All parents want to protect their children’s smiles. However, the things we were taught about oral hygiene when we were kids doesn’t always apply today. Thanks to medical research, we are constantly learning new ways to prevent tooth decay and other oral health problems. Many parents are surprised to learn the latest advice from the American Dental Association (ADA) on a range of topics. For example, the ADA now recommends children come in for their first dental visit when they are 12 months old; baby books don’t always tell you this information. Some questions from parents come up again and again, so these FAQs may help you understand your kids’ oral health better.
Do you have questions about family dentistry? Knoxville family dentist Dr. Jack Haney wants every parent to be empowered with the knowledge to make good choices. Visit Jack Haney DDS for an oral health check-up for your child. Call us at 865-693-6886 to make an appointment.
Q: How should I clean my baby’s teeth?
Babies should start getting used to daily oral hygiene as soon as they start getting teeth. Since baby teeth are so small, (and babies are babies), you should not use a full-sized toothbrush to clean them. There are some very good baby-sized toothbrushes available today from infant-specialty stores—but you don’t need to brush the teeth to get them clean. Sterile gauze is an excellent tooth for cleaning infant teeth, as its rough surface is perfect for wiping plaque from the teeth and gums. A clean, damp baby washcloth is also an ideal tool for swabbing the teeth and gums each day.
As your baby turns into a toddler, and grows a full mouth of teeth, you may want to introduce a child-sized toothbrush and non-fluoride toothpaste. Only use a small amount, and do most of the brushing yourself to make sure the teeth are getting clean.
Q: Do prematurely lost baby teeth need to be replaced? (They are going to fall out, anyway!)
Children lose a lot of baby teeth, and not always on the schedule nature sets. Whether your child loses a tooth to an accident or tooth decay, there may be a need to replace it with a bridge or other prosthetic. Children need their baby teeth to bite and chew their food properly, but they also need them for speech development. Losing a critical tooth while learning how to speak may result in your child having a problem communicating effectively.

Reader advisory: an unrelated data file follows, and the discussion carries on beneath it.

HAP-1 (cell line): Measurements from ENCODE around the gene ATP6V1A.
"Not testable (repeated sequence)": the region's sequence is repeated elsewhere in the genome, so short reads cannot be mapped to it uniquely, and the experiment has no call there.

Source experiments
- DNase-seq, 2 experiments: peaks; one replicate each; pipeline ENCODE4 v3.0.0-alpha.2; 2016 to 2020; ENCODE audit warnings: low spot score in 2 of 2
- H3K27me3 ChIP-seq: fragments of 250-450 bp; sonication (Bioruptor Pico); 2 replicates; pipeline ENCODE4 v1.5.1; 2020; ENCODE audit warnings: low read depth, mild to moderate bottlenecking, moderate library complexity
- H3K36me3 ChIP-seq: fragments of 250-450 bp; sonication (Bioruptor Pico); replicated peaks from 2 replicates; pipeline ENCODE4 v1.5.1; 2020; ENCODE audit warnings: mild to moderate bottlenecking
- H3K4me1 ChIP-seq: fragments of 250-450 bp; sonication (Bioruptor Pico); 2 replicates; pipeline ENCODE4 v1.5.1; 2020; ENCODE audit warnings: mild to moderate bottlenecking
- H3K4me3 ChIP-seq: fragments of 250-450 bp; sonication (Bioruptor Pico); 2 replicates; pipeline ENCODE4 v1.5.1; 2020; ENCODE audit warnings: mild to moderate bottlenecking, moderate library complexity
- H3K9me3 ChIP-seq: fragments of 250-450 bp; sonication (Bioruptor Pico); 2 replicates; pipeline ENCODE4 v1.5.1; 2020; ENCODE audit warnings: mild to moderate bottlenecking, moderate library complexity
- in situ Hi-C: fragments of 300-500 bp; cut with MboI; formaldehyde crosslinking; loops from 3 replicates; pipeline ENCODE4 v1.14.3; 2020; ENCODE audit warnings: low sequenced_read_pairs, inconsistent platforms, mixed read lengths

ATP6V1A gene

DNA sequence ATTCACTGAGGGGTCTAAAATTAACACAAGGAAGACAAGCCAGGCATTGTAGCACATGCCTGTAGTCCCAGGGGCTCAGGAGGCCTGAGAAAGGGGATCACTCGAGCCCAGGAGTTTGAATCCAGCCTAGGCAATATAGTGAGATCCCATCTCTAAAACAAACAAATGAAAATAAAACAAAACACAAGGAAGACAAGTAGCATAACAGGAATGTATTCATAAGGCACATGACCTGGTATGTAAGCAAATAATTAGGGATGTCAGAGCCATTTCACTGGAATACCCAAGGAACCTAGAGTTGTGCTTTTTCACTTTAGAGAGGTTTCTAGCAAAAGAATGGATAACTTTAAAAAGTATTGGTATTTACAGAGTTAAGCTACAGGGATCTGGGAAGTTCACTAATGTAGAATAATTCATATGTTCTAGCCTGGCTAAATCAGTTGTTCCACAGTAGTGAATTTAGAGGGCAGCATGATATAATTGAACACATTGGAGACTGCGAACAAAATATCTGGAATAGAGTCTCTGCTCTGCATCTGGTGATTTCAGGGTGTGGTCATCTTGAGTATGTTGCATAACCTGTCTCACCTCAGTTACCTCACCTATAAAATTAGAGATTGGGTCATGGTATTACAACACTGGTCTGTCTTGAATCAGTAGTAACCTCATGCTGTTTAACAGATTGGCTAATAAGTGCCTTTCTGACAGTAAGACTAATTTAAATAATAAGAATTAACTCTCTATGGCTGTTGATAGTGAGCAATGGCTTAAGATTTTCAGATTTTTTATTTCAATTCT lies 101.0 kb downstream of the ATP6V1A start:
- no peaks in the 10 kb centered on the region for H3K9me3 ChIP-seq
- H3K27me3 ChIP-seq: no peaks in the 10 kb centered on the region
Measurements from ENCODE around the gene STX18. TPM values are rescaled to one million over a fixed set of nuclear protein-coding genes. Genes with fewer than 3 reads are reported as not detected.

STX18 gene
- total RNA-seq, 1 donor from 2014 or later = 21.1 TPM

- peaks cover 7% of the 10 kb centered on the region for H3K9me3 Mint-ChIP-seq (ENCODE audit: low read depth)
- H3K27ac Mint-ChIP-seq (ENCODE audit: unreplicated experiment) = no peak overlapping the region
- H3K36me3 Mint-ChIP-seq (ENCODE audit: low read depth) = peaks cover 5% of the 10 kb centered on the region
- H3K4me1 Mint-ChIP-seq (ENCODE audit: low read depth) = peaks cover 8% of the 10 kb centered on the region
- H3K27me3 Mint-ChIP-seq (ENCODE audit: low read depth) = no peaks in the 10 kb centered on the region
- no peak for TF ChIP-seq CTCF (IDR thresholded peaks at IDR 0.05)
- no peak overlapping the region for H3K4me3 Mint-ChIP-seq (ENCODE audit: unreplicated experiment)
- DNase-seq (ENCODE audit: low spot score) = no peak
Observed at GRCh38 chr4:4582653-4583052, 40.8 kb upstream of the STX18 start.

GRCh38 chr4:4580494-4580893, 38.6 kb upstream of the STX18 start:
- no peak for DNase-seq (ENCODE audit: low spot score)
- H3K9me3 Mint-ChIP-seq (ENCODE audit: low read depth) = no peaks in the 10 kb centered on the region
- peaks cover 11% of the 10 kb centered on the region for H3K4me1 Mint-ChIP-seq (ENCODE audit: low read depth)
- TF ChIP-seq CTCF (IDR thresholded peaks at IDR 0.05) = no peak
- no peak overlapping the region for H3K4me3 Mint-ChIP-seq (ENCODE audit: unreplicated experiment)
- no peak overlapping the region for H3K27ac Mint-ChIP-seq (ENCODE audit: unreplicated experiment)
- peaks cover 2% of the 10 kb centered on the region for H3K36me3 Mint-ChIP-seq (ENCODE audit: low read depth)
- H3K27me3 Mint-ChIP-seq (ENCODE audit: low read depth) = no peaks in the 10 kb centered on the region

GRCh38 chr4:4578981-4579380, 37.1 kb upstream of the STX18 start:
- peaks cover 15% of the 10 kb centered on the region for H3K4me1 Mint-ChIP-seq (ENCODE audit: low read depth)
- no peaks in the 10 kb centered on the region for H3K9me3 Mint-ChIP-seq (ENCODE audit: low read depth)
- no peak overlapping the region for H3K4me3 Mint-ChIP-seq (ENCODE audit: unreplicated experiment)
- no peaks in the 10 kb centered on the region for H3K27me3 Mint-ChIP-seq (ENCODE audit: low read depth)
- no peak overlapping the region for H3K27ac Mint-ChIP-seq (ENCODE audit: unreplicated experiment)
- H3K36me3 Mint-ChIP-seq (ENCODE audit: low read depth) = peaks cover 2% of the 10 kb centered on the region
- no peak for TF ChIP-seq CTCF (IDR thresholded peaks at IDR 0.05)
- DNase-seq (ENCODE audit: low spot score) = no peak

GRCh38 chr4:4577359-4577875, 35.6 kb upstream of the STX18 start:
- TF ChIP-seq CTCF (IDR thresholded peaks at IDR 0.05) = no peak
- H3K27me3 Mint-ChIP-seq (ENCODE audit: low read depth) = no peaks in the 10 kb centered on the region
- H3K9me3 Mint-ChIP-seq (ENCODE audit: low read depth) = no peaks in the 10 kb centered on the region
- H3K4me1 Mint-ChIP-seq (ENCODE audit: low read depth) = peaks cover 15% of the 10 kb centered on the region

Baby teeth do fall out eventually, but that doesn’t mean they are disposable. They serve as valuable placeholders for the adult teeth growing in your child’s jaw and there is a set schedule for when they should be shed. If your child has lost a tooth too soon, visit our office and we’ll help you understand whether a prosthetic tooth is necessary for good dentition and speech development.
Q: My children have never had a cavity; do I still need to bring them in every six months?
If you’ve already been bringing your children in for routine dental visits, that’s probably the reason why they’ve never developed a cavity! Routine visits are not just for checking the teeth for decay. At every six-month visit, your child also gets a dental cleaning, which is crucial for preventing decay. With proper home-based oral hygiene (brushing and flossing), your children can remove most of the plaque from their teeth, but few people consistently remove 100 percent of it. When plaque sits on the teeth for more than 48 hours, it hardens into a substance called tartar—which attracts bacteria can only be removed by a dentist or hygienist. Six-month cleanings remove tartar to ensure it doesn’t lead to the start of a cavity.
Q: My children brush their teeth twice a day, so why are they getting cavities?
Understanding tooth decay means understanding what causes cavities. Cavities happen when an acidic environment leaches minerals from tooth enamel, until it dissolves essentially. Mouth bacteria create an acidic environment when you leave food residue on the teeth. If a child eats a lot of sugars and starches throughout the day, his or her mouth bacteria will be constantly feasting and excreting tooth-damaging acids.
If your child drinks fruit juice or sports drinks more often than water, this can have the same effect on the teeth as drinking soda. Eating processed flours and crunchy snacks (potato chips, white bread, corn-based snacks) can be as bad for the teeth as eating candy. This doesn’t mean your child needs to brush his teeth after every beverage, meal, or snack—there are other ways to prevent an acidic mouth environment from developing. Giving water as your child’s go-to beverage can help, as can giving fresh fruits and vegetable at every snack or meal time. Fresh fruits and vegetables do not contribute to decay because their texture cleans the teeth as they are chewed.
Q: Can children and teens get gum disease?
Gum disease and its precursor form (gingivitis) may be more common in adults, but anyone can develop gum disease at any age. The most common cause of gum disease in young people is lax oral hygiene. Failure to brush and floss the teeth properly, every day, can quickly lead to symptoms such as bleeding gums, swollen gum tissue, and inflammation. Changing hormones can also affect gum health, as well.
If your child has recently started bleeding when he flosses, the best thing he can do is keep flossing! The gums may continue to bleed for a few days, but after about two weeks they will be stronger. You can also buy your child an antiseptic rinse to use to fight the bacteria that cause gum infection. If you suspect your child has developed gum problems, bring him to Knoxville family dentist Dr. Jack Haney and we’ll assess the situation and help you understand the steps you can take to prevent problems in the future.
Do you want to learn more about your children’s oral health? Knoxville family dentist Dr. Jack Haney can help you understand the best ways to protect your family’s smiles. Call us at 865-693-6886 to make an appointment.